Digital History

Printer-friendly version
RSS

 

The goal of the Digital History Group is to bring together members of the HASTAC community who are interested in utilizing emerging digital tools for the study of the past.

 

The goal of the Digital History Group is to bring together members of the HASTAC community who are interested in utilizing emerging digital tools for the study of the past.

The idea of "Digital History" has been around for a while. New sites affiliated with History Departments at universities across the U.S. and around the world keep popping up.  Several historians maintain excellent blogs and websites. Most importantly, a multitude of digital tools have inspired new ways of thinking about the past. For example, computer programs for visualizing terms, texts and data more generally, are changing the ways history can be written and communicated. Interactive mapping projects allow historians to see data spread across geographic space and thus draw innovative conclusions about the past. These changes have also inspired new practices in the field; collaborative labs are themselves products of the globalizing turn in the historical profession. What does the rapidly changing academic environment mean for the field of history--the practice of historical research, writing, teaching, and public engagement? The HASTAC Digital History Group will help us to navigate this rapidly evolving terrain and to share ideas for our own research. This group is open to everyone and we welcome your participation.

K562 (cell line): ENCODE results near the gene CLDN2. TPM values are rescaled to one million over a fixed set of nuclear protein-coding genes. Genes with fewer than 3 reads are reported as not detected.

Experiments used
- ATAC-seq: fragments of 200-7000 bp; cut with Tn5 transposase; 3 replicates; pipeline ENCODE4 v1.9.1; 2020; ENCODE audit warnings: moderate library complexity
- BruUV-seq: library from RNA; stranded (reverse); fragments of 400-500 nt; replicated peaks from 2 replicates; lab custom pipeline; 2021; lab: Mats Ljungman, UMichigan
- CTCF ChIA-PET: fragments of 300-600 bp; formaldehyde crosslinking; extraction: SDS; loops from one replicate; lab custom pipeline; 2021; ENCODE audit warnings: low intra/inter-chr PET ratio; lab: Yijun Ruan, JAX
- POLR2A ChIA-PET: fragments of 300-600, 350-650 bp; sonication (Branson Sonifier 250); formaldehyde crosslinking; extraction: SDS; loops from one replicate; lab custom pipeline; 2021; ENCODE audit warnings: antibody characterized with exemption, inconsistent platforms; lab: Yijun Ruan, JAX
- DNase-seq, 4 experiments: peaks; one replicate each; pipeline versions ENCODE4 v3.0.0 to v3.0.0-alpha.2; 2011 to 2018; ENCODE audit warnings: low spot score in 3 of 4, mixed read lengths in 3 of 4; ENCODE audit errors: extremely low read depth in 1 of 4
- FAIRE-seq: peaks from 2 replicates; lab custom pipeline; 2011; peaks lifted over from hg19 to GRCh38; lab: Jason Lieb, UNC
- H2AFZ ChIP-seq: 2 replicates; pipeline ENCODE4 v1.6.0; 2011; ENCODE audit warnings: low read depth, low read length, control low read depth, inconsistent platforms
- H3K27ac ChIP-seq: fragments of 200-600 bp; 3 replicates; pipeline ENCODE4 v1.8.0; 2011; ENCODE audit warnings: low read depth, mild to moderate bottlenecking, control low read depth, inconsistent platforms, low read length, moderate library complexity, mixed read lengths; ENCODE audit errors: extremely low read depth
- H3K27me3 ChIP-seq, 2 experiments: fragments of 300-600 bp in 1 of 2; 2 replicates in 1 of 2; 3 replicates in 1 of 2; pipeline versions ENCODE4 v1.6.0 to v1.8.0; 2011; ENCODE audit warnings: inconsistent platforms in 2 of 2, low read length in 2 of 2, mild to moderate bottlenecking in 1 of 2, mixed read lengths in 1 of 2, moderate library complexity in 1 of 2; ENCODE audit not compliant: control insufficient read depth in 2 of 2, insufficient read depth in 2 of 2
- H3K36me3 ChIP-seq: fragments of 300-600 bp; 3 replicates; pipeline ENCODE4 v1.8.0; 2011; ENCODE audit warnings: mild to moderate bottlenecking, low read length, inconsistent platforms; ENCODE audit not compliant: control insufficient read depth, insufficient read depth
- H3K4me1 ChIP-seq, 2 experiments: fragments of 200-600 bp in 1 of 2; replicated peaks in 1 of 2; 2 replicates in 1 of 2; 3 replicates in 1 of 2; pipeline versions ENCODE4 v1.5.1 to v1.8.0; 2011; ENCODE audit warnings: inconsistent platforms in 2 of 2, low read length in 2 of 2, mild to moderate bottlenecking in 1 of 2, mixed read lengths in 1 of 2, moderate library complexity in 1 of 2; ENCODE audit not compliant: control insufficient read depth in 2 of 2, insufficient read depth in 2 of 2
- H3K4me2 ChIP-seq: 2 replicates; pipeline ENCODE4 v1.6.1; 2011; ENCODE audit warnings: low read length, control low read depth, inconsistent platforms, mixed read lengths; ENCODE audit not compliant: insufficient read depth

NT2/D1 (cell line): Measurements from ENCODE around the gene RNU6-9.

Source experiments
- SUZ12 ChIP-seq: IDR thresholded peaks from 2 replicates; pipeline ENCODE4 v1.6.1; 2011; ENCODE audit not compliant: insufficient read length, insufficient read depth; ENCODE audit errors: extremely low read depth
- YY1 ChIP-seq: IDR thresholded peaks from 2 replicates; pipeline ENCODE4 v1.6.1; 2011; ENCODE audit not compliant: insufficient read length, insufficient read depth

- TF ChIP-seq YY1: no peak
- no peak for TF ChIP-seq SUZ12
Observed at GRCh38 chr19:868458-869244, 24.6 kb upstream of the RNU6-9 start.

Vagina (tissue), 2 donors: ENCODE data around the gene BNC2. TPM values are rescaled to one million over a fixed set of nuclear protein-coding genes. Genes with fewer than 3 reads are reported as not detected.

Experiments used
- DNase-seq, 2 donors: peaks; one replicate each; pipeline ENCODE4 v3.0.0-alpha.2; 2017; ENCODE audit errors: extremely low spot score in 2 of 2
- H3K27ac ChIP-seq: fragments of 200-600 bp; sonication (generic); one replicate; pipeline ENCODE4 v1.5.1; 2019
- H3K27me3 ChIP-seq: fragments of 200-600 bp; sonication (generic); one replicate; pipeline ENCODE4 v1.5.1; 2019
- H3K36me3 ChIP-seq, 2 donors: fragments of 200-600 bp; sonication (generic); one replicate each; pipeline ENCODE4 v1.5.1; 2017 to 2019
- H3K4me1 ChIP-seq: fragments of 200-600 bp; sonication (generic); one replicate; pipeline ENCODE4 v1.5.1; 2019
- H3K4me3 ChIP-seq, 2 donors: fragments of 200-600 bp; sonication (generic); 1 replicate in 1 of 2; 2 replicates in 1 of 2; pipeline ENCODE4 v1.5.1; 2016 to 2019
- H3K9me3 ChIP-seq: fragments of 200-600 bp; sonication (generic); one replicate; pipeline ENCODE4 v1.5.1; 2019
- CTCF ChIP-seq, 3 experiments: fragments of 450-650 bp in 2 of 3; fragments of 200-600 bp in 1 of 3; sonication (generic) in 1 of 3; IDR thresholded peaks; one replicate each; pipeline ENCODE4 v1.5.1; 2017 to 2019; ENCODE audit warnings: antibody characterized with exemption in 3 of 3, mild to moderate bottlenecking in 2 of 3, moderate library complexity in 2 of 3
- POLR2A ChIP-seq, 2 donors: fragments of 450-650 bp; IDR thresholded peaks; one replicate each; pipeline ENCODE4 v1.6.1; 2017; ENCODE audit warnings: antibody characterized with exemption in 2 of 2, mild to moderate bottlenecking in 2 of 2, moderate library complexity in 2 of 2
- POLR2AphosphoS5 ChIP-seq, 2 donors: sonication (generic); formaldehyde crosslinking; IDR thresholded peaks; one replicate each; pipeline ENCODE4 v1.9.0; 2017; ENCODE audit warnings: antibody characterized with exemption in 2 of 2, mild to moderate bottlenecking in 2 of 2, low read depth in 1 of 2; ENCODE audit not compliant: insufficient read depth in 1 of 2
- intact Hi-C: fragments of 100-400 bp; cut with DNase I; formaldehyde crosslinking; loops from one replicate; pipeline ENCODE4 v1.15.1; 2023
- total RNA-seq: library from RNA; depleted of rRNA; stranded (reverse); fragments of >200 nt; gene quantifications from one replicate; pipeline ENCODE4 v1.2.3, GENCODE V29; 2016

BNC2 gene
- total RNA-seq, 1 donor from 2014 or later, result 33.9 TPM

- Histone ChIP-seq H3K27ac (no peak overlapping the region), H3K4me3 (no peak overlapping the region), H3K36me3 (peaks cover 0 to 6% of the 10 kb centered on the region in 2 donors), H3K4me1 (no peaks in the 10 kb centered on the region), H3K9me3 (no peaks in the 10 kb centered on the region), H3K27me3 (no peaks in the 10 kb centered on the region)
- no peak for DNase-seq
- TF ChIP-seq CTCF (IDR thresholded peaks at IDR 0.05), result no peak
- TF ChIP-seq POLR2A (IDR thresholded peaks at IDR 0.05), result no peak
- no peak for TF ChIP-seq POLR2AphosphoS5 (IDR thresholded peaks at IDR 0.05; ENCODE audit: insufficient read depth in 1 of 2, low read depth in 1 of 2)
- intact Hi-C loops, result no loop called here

The Digital History Group began in the fall of 2012 with the goal of bringing together members of the HASTAC community who are interested in using digital tools to study the past. Over the course of the 2012-2013 academic year, the group grew to 67 members who collaborated to produce two blog series. The first, Digital History: A Two Part Series (Fall 2012) focused on presenting “Digital Tools for the Historian” and practices in “Pedagogy, Public History and the Professional Environment.”  The second event, “The Spring Spotlights Series” put professional digital historians and other scholars in conversation with each other. This digital form of an academic conference consisted of five panels, each with three to four initiatives. A member of the Digital History group also wrote an official response to each panel.

After a successful first year, the Digital History group is geared to stimulate even more discussion. We’re focused on providing the HASTAC community with information on events and academic work relevant to the field of history. Come join us!

 

Recent group content

Find posts by:
Enter a comma separated list of user names.
Syndicate content